A Lifetime of Debt: The Financial Journey of the Average American

Americans seem to love debt. So much so that the typical American incurs debt at almost every stage of life, from the teenage years to the final years.

As shocking as it may sound, the average American spends a lifetime in debt. Take a look at the full graphic now, or continue to read!

A Lifetime of Debt – Financial Journey of Americans
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Credit and Debt for Young People

Then first debt that many teenagers get into is credit card debt, particularly with store credit cards. Although the Credit Card Accountability and Responsibility Disclosure (CARD) Act of 2009 restricts lenders from issuing credit cards to people under 18, many young people manage to acquire credit cards anyway, often at the encouragement of their parent or parents. And the popular choice? Department store cards. However, these cards can carry higher interest rates than most, especially for young people with little to no credit history.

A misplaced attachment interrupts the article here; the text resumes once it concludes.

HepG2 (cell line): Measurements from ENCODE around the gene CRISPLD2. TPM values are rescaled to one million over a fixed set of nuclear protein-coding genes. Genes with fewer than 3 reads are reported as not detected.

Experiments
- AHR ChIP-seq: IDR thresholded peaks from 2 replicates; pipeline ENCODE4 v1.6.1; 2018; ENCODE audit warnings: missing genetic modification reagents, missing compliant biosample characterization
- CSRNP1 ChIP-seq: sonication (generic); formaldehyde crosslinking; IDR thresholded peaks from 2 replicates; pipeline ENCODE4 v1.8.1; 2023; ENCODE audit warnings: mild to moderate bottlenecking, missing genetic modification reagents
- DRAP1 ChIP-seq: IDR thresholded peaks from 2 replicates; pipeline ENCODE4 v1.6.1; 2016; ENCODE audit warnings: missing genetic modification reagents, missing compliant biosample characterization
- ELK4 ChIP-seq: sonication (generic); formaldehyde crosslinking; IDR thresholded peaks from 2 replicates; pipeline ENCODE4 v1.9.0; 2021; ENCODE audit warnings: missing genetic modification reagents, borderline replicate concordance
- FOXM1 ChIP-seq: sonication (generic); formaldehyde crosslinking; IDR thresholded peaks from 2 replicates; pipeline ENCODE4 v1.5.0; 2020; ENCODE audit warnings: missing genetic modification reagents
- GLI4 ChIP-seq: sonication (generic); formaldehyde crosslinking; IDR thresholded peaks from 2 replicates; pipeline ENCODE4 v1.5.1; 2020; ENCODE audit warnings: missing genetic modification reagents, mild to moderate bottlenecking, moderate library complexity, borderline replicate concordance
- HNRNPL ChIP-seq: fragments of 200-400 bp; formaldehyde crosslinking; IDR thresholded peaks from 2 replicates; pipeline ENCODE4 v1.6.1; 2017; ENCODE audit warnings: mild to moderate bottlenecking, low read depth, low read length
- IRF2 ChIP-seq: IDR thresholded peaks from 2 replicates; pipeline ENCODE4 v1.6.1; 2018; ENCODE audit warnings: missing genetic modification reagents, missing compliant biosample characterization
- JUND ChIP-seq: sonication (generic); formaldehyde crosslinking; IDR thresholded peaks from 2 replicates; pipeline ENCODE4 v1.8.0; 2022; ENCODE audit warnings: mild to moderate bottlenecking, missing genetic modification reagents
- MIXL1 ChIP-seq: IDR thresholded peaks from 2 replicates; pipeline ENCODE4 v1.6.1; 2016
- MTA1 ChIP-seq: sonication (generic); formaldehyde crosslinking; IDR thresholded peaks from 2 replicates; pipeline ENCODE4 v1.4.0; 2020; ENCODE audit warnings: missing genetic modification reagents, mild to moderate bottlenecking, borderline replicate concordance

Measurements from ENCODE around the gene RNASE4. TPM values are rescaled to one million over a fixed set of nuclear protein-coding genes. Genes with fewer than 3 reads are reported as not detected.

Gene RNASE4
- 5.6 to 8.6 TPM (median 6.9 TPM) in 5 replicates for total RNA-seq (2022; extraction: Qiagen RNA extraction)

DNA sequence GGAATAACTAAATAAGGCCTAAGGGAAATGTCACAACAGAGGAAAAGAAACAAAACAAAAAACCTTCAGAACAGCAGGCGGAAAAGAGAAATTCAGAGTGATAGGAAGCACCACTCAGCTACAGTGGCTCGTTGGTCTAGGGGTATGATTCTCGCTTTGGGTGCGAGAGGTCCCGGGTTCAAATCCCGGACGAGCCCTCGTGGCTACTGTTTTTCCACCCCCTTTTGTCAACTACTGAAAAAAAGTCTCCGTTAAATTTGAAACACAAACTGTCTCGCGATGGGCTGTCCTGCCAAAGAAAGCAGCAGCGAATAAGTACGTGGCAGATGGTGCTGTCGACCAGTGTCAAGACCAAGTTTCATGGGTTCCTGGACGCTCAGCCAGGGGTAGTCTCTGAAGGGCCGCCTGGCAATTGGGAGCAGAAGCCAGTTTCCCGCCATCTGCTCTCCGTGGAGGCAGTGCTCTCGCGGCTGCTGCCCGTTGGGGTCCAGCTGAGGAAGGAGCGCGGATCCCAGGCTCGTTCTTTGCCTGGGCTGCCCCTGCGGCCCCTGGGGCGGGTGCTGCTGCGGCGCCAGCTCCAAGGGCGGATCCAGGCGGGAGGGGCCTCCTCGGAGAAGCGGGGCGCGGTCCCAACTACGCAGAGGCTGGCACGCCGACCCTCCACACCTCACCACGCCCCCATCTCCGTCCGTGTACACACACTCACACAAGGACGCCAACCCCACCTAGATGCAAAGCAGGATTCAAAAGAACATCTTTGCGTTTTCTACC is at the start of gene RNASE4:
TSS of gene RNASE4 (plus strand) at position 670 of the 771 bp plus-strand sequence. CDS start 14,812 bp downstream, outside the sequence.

The First Credit Card

The average person spends more and more on debt every year. This begins with the first department store card and continues with the first credit card. Many people consider their first credit card to be a step toward adulthood and responsibility. In fact, more than 70 percent of college students have credit cards, and less than 2 percent of undergraduates have no credit history. Yet studies indicate that students know little about their obligations and how these cards work. This can be seen in the debt levels they carry. The average undergrad has $3,200 in credit card debt, indicating that they have yet to understand what they have gotten into. Of course, student debt doesn’t end there.

Student Loan Debt